Conservation biology is an applied research discipline that provides ecological knowledge that can help to solve problems related to nature conservation, and especially the maintenance of biodiversity. It links to various branches of ecological research and addresses issues at the levels of genes, populations, communitiesand ecosystems.
The research at the unit embraces a variety of different organisms with a special focus on bryophytes, lichens and insects.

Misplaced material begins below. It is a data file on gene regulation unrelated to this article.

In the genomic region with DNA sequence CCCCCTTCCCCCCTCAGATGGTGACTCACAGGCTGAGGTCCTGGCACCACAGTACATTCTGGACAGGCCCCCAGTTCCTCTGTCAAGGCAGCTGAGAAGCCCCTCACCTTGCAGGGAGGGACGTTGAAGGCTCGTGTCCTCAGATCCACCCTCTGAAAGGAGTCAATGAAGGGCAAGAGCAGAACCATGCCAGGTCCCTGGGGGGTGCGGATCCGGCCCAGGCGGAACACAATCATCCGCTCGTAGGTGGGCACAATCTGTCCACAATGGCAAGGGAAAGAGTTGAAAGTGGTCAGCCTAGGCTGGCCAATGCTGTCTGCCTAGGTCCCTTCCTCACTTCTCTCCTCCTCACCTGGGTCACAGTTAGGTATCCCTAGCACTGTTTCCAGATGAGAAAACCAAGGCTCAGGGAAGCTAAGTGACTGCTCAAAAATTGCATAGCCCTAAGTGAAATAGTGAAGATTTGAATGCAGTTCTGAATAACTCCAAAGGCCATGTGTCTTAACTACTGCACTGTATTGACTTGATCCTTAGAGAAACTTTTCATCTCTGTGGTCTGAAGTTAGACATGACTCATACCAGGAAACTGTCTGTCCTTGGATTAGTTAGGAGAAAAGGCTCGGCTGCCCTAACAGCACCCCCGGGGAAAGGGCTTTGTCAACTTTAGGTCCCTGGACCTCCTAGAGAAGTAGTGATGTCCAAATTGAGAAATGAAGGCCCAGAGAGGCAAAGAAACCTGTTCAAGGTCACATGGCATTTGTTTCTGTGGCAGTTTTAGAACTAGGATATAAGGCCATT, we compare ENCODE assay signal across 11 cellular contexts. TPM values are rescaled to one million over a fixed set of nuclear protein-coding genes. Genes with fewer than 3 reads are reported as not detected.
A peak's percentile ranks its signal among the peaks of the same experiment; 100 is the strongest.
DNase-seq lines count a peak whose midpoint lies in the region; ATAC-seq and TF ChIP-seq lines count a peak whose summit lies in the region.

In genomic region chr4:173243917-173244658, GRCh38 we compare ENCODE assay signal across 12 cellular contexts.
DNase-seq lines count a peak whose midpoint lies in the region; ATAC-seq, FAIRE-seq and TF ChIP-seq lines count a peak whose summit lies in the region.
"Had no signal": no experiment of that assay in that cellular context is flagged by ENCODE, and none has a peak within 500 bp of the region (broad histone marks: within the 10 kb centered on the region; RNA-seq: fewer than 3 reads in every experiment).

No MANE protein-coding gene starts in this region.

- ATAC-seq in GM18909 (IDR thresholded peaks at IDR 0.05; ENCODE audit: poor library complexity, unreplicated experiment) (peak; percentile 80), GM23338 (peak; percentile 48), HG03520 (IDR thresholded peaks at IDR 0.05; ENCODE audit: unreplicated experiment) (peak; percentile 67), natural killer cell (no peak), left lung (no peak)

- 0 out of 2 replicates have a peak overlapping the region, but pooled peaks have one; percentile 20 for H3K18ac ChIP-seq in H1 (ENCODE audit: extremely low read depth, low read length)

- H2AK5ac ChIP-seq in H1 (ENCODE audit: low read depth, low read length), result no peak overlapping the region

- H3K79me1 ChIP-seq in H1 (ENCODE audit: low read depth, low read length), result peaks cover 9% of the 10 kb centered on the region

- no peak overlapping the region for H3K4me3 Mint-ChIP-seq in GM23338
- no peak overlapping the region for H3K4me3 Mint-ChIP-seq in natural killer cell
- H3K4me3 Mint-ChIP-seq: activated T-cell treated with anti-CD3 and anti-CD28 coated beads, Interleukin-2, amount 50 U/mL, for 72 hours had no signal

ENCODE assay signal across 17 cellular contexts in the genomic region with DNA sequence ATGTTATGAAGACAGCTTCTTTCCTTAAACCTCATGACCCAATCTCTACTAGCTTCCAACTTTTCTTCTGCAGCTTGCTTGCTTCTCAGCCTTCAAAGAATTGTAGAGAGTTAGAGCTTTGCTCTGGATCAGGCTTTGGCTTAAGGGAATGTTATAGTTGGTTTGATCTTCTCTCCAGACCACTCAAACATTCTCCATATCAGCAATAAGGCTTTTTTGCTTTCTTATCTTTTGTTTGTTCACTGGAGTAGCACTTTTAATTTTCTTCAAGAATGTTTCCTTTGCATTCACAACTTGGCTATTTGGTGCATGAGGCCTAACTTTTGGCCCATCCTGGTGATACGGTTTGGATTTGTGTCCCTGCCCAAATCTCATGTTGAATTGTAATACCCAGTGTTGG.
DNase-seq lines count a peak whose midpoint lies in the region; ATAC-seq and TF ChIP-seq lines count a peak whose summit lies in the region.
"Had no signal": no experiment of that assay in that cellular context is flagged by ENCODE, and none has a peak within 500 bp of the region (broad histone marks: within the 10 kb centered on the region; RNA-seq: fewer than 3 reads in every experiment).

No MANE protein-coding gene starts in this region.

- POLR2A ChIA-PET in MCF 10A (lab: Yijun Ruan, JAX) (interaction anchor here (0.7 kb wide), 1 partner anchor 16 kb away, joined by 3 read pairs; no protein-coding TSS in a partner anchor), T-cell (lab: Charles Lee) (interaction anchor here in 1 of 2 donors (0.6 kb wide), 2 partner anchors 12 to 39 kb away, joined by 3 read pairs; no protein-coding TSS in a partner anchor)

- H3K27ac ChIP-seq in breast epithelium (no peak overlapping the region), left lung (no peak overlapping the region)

At the unit we work primarily with projects related to topical questions in today’s land-use, especially directed towards forestland. Examples of approaches are metapopulation modelling, cost-efficiency analyses, and various analyses of species communities. Applied research questions that are addressed include impact of forest residue harvest and stump harvest on biodiversity, vegetation effects from introducing exotic tree species, extinction risk of lichens and beetles associated with ancient oak pastures, and efficiency of tree retention measures in forestry.